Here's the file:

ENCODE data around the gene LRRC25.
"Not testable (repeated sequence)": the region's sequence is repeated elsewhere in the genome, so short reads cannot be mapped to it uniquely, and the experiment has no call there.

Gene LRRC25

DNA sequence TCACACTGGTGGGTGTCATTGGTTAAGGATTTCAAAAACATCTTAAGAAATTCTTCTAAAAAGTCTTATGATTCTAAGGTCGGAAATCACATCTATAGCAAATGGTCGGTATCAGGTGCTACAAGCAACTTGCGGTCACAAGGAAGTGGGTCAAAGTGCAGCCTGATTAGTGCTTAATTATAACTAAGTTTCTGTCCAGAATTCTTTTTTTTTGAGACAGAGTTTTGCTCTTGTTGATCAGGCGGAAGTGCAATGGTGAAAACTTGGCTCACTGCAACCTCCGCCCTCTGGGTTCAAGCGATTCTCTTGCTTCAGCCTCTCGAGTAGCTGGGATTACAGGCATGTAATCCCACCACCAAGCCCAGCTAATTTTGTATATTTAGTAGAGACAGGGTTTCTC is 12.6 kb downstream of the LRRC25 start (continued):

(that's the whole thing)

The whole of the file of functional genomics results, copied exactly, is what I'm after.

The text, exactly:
ENCODE data around the gene LRRC25.
"Not testable (repeated sequence)": the region's sequence is repeated elsewhere in the genome, so short reads cannot be mapped to it uniquely, and the experiment has no call there.

Gene LRRC25

DNA sequence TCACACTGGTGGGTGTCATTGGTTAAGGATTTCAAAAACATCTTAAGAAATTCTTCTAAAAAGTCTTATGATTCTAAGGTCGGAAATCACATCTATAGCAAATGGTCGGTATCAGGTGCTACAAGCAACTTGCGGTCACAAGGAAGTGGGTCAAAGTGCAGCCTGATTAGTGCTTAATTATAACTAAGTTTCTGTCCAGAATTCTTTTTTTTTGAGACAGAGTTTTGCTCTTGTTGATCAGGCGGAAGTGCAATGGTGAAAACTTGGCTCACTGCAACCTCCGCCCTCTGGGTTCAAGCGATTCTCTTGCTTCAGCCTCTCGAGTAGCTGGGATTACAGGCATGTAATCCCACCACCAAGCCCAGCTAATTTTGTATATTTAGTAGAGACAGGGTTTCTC is 12.6 kb downstream of the LRRC25 start (continued):